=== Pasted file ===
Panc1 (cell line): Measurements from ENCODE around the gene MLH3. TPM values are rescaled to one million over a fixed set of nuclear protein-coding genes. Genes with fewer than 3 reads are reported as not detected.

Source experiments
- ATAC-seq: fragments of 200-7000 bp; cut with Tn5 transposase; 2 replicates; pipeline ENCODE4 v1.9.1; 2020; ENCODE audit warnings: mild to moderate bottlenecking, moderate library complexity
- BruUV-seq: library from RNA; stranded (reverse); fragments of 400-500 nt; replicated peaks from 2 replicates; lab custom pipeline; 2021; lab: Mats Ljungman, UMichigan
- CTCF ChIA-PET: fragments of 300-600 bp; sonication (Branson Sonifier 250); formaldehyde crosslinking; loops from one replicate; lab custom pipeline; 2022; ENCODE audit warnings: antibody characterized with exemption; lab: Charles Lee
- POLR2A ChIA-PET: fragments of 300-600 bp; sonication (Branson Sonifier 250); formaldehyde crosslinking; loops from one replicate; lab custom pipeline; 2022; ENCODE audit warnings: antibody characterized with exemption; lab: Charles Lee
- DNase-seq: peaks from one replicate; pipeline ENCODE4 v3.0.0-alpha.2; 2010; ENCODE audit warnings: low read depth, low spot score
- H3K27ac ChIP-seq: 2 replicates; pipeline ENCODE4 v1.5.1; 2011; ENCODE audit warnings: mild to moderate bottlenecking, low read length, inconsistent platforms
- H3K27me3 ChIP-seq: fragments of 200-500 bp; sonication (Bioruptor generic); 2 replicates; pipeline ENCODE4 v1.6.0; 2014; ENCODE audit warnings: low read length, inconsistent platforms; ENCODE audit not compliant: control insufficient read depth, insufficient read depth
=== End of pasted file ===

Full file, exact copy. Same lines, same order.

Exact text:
Panc1 (cell line): Measurements from ENCODE around the gene MLH3. TPM values are rescaled to one million over a fixed set of nuclear protein-coding genes. Genes with fewer than 3 reads are reported as not detected.

Source experiments
- ATAC-seq: fragments of 200-7000 bp; cut with Tn5 transposase; 2 replicates; pipeline ENCODE4 v1.9.1; 2020; ENCODE audit warnings: mild to moderate bottlenecking, moderate library complexity
- BruUV-seq: library from RNA; stranded (reverse); fragments of 400-500 nt; replicated peaks from 2 replicates; lab custom pipeline; 2021; lab: Mats Ljungman, UMichigan
- CTCF ChIA-PET: fragments of 300-600 bp; sonication (Branson Sonifier 250); formaldehyde crosslinking; loops from one replicate; lab custom pipeline; 2022; ENCODE audit warnings: antibody characterized with exemption; lab: Charles Lee
- POLR2A ChIA-PET: fragments of 300-600 bp; sonication (Branson Sonifier 250); formaldehyde crosslinking; loops from one replicate; lab custom pipeline; 2022; ENCODE audit warnings: antibody characterized with exemption; lab: Charles Lee
- DNase-seq: peaks from one replicate; pipeline ENCODE4 v3.0.0-alpha.2; 2010; ENCODE audit warnings: low read depth, low spot score
- H3K27ac ChIP-seq: 2 replicates; pipeline ENCODE4 v1.5.1; 2011; ENCODE audit warnings: mild to moderate bottlenecking, low read length, inconsistent platforms
- H3K27me3 ChIP-seq: fragments of 200-500 bp; sonication (Bioruptor generic); 2 replicates; pipeline ENCODE4 v1.6.0; 2014; ENCODE audit warnings: low read length, inconsistent platforms; ENCODE audit not compliant: control insufficient read depth, insufficient read depth